Spelling Apps

I was not a good speller growing up. I was never given strategies to help me just list after list and sentence after sentence in the hopes that I could become a great speller.  I think it was when my family bought our first computer did I begin to see some light. But I still had to work at it. Even today, I type everything, but that does little when it comes to teaching spelling. I have created a list of spelling apps that I use with students to help them practice spelling.

Phonetically Regular, One-Syllable Words

Sound Beginnings by Preschool University


 This app matches pictures at the beginning, middle and ends of consonant-vowel-consonant words and by matching letters to sounds. By touching the letter, the user can hear the associated sound; touching pictures allows the player to hear the name of the picture.

ABC Spelling Magic Short Vowel Words by Preschool University


The Word Building game includes only the three letters needed; the Moveable Alphabet includes all letters. Consonants are in red; vowels are in blue. Touching the letters reveals the sound. Touch the picture to hear the word; then drag letters into the boxes under the picture to spell the word. Incorrect spellings won’t stick! The letters of correctly spelled words blend into the word.

ABC Spelling Magic 2 Consonant Blends by Preschool University


ABC Spelling Magic, Spelling Magic 2 focuses on beginning and ending consonant blends and double letter spellings (e.g., ff, ll, ss). Touching the picture reveals the oral word; touching the spaces below the picture reveals the sounds; touching the letters reveals the corresponding sounds.

ABC Spelling Magic 4 Silent Final e by Preschool University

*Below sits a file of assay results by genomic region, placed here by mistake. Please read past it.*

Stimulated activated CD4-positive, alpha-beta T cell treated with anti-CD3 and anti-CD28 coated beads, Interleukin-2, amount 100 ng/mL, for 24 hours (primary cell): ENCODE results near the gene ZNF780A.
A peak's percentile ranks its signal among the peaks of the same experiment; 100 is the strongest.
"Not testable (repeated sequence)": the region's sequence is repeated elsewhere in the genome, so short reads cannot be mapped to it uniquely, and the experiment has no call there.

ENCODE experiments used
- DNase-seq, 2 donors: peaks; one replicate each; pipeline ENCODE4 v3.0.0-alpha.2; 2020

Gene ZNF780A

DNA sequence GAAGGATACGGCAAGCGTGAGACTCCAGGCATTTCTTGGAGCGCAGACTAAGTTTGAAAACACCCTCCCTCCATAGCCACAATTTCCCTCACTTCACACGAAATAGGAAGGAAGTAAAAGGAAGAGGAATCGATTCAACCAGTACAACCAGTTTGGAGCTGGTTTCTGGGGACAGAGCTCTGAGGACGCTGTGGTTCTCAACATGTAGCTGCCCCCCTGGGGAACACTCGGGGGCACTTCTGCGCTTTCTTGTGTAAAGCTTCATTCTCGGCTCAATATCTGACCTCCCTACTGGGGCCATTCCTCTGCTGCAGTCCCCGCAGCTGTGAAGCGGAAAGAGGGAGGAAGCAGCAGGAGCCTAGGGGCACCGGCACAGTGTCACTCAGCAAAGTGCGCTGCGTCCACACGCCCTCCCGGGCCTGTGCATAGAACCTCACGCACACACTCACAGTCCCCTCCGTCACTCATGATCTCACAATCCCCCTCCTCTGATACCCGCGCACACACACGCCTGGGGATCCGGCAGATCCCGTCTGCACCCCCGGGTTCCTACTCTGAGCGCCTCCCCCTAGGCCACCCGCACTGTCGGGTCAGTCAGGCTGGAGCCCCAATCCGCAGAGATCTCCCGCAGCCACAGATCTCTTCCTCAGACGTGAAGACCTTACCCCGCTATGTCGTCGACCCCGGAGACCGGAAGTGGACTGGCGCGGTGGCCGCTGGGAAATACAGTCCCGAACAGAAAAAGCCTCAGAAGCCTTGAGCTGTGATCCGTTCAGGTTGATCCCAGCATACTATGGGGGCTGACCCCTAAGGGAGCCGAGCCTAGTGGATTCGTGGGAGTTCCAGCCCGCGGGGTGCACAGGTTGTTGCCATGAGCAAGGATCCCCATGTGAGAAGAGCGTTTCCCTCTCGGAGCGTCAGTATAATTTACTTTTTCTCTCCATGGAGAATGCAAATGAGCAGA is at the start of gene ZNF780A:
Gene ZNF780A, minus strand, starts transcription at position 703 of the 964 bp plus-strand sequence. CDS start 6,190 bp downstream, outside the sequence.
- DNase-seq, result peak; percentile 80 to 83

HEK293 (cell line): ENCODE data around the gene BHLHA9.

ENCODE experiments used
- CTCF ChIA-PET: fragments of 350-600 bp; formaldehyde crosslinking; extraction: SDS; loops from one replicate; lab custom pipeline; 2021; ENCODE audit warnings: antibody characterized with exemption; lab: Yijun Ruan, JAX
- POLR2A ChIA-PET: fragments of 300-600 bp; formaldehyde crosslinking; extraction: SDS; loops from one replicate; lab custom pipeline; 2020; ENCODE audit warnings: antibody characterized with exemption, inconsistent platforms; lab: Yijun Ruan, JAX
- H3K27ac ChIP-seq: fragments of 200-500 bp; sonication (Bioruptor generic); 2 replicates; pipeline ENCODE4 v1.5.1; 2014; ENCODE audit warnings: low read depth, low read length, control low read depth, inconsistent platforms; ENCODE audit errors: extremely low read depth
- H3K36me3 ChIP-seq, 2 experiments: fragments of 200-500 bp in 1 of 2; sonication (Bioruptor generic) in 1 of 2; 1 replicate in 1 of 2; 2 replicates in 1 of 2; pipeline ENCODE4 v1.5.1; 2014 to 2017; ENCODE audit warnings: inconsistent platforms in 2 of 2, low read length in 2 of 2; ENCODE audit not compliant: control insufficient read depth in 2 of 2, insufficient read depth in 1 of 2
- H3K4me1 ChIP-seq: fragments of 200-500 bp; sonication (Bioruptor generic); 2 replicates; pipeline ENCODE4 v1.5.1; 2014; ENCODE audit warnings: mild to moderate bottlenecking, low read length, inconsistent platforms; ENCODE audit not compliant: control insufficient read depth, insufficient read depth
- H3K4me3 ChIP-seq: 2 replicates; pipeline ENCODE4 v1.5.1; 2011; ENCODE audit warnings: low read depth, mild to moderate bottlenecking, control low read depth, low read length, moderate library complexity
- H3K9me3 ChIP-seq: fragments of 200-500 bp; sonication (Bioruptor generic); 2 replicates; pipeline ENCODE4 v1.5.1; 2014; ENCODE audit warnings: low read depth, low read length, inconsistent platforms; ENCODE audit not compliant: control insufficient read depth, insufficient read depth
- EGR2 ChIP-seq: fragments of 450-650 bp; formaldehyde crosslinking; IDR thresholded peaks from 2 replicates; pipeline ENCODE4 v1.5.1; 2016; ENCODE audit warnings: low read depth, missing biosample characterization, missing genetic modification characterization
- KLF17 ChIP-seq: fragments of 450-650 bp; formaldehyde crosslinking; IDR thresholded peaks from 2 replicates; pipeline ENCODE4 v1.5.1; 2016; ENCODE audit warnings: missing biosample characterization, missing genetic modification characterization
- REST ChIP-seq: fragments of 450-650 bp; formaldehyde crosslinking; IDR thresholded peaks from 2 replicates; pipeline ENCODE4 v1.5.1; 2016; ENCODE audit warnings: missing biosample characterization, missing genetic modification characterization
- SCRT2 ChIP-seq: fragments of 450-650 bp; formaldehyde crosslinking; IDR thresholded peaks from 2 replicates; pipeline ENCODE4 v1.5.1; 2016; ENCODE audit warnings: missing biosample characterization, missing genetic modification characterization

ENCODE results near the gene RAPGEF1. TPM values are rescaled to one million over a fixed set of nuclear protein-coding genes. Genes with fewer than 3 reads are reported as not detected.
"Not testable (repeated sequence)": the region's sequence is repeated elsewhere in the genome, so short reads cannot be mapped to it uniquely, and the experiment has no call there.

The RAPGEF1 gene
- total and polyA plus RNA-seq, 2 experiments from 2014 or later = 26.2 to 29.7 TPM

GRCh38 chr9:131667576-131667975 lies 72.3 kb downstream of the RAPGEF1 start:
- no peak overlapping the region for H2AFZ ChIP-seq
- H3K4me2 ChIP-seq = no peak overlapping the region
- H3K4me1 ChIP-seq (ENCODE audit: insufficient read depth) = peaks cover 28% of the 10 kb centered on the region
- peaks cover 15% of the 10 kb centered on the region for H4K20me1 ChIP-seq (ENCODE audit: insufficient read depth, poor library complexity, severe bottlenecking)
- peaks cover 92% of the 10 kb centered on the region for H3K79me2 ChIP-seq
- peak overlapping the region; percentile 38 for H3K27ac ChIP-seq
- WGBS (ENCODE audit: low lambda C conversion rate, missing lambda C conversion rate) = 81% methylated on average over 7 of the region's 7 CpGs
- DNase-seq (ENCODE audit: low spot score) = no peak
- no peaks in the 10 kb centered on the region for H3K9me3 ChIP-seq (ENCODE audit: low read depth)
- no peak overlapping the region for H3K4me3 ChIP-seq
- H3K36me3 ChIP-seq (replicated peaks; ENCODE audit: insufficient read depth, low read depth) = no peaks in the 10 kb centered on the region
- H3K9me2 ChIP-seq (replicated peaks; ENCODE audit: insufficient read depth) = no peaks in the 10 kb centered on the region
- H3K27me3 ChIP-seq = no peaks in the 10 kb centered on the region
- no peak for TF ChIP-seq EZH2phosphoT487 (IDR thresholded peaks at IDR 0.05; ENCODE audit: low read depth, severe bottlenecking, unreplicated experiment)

In the Short/Long Vowel game, the CVC picture and word appear first (e.g., cap). When the player drags the final silent e into place, the picture changes (cape) and the corresponding word is spoken.

Simplex Spelling Phonics 1


Students learn how to spell the words on the given lists and also learn common patterns in spelling, which will help them spell words that aren't included on the app's embedded lists. The voice commands are clear and helpful, as are the color clues and clearly laid out spelling rules that pop up when players choose to get a hint on the words they misspell. This app supports multiple users, so it's easy to keep track of progress for each student. The app comes close to matching Wilson Reading Systems scope and sequence.

Phonetically Regular, Two-Syllable Words

ABC Spelling Magic 3 by Preschool University


This app builds two-syllable words with 4 – 5 letters. Most are closed syllables, but a few examples have open syllables.

High Frequency Words

English Words 1-300: Everyone Learns by Teacher Created Materials ($8.99)


This app offers seven interactive games and four learning activities designed to read and spell 300 of the most common high frequency words. Touch the robot to hear the word; then write the word below. Then tap the check at the end of the word to hear the word pronounced and spelled. Instant feedback will not let you make a mistake. At any time, the player can easily access oral instructions and tap the words to hear them pronounced. Images and sound are professionally produced.

Customized Word Lists

 SpellingCity by SpellingCity


Although the provided word lists are not particularly useful for increasing spelling achievement, one can easily create customized lists to suit any purpose. This is particularly useful for students learning to spell advanced words. On a PC, the adult creates an account at www.vocabularyspellingcity.com. Then one can easily create a new list with a specific focus. After the words are entered, one selects definitions and sentences or creates original text. Once done, users can play a game on the iPad or computer.

These are the ones that I have tried-some I love and a few my students dislike but I have seen their spelling improve over time. I'd love to hear of others--please share. Have a great week.

1 comment:

  1. Thank you for these suggestions. I just added them to the IPAD for next week! We use spellingcity already on the classroom computers and the students have really enjoyed it. Heather


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Welcome to my all thing special education blog. I empower busy elementary special education teachers to use best practice strategies to achieve a data and evidence driven classroom community by sharing easy to use, engaging, unique approaches to small group reading and math. Thanks for Hopping By.

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